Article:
Despite the film’s failure, there’s still quite a bit to like in this flawed adaptation of the Frank Herbert novel. David Lynch clearly has a good grasp of the atmosphere of the book and it’s reflected in the impressive production design by Anthony Masters. Cinematographer Freddie Francis establishes an amazing look to bring that atmosphere to life and the special effects – while clearly dated by today’s standards – are often very effective with a few exceptions especially during the film’s second half; the musical score by the progressive rock band Toto (the group’s only such effort) is also very good, offering up some clear influences by John Williams and Jerry Goldsmith throughout. That being said, the film’s major flaw is in the fact that Lynch tried to fit 10 pounds of novel into a 5 pound movie (in this case, a 412 page novel distilled down to just over 2 hours on film); the first half of the movie is well done but becomes a little more disjointed in the second half due to said distillation, though it’s not dull either. Whether or not you like this adaptation of Dune or not will depend upon your personal tastes, but there’s no denying that this was a game and noble attempt to bring the novel to life, with mixed results; try as he might to avoid talking about this movie, but David Lynch’s distinctive visual touches are apparent here.
Making his film debut here, Kyle MacLachlan acquits himself well as Paul Atreides, the young man who becomes the messiah (Kwisatz Haderach) that the Fremen prophecy speaks of; he is, of course, best known for his work in two other David Lynch projects: Blue Velvet (1986) and the TV series Twin Peaks (1990-1991 and 2017) and its film prequel Twin Peaks: Fire Walk with Me (1992). While MacLachlan serves as the center of the story, he is surrounded by an ensemble cast of familiar faces. Representing House Atreides are Jürgen Prochnow as Duke Leto (Paul’s father), Francesca Annis as Lady Jessica (Duke Leto’s concubine and Paul’s mother), Freddie Jones as Thufir Hawat (the mentat), Richard Jordan as Duncan Idaho (the Swordmaster of the Ginaz), Patrick Stewart as Gurney Hallack (a troubadour and warrior) and Dean Stockwell as Dr. Yueh (the duke’s physician and reluctant traitor). For the rival House Harkonnen, the cast includes Kenneth MacMillan as the sadistic Baron Vladimir, Brad Dourif as the mentat Piter De Vries, Paul Smith as the Baron’s nephew The Beast Rabban, Jack Nance as the captain of the guard Nefud and Sting – in what would become an infamous role – as the more dangerous nephew Feyd-Rautha. Other notable names and performances include Jose Ferrer as the Padishah Emperor Shaddam IV, Sian Phillips as the Reverend Mother Gaius Helen Mohiam, Silvana Mangano (Dino De Laurentiis’ wife) as the Fremen Reverend Mother Ramallo, Everett McGill as the Fremen leader Stilgar, Linda Hunt as the Fremen housekeeper the Shadout Mapes, Virginia Madsen as the Princess Irulan (the Emperor’s daughter), Max von Sydow as the Fremen planetologist Dr. Kynes, Sean Young as Paul’s lover and, eventually, wife Chani, and Alicia Witt as Paul’s younger sister Alia; look for David Lynch in an uncredited appearance as a Spice worker on Arrakis.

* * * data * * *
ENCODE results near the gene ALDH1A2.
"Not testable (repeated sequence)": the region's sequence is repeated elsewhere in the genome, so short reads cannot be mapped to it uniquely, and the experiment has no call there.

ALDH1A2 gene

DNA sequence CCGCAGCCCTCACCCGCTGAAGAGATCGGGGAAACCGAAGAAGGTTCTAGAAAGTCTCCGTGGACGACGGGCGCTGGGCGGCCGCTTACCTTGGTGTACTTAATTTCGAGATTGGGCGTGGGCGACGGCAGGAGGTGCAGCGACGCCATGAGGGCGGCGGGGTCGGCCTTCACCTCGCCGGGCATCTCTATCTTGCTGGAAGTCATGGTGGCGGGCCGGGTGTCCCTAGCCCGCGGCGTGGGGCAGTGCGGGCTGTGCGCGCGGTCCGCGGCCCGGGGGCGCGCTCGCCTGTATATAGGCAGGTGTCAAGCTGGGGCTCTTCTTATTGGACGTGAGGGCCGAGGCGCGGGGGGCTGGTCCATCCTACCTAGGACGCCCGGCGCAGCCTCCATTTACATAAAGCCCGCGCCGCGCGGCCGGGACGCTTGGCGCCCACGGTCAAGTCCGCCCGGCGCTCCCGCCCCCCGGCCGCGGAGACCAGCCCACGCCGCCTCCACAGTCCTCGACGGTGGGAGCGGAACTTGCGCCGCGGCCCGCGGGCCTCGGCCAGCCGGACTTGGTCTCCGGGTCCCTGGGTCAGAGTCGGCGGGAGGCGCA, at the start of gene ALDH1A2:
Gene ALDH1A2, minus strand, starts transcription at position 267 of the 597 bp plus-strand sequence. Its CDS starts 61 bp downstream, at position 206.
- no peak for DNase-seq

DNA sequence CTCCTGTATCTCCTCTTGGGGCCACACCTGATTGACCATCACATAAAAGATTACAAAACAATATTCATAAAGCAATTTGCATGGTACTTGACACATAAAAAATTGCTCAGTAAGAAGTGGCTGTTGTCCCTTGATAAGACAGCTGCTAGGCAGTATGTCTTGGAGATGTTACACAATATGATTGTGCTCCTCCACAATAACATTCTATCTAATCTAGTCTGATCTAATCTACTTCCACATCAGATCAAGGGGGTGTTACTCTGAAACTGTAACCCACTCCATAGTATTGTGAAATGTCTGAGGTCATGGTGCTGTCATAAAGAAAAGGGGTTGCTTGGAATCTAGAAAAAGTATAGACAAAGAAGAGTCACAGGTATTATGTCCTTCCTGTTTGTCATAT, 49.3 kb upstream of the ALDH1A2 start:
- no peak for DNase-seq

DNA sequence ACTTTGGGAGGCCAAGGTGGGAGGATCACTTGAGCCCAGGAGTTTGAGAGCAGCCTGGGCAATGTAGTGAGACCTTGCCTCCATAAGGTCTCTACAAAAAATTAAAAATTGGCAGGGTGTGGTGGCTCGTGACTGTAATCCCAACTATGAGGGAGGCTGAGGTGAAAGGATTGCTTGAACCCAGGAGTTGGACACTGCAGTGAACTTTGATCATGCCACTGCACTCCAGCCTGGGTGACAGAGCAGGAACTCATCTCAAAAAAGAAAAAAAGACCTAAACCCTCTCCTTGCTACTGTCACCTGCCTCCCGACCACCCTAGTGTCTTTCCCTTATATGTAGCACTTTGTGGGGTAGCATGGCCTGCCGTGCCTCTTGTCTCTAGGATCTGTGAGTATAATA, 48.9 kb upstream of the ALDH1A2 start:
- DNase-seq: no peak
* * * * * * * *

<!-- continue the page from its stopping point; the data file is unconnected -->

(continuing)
3D Rating: NA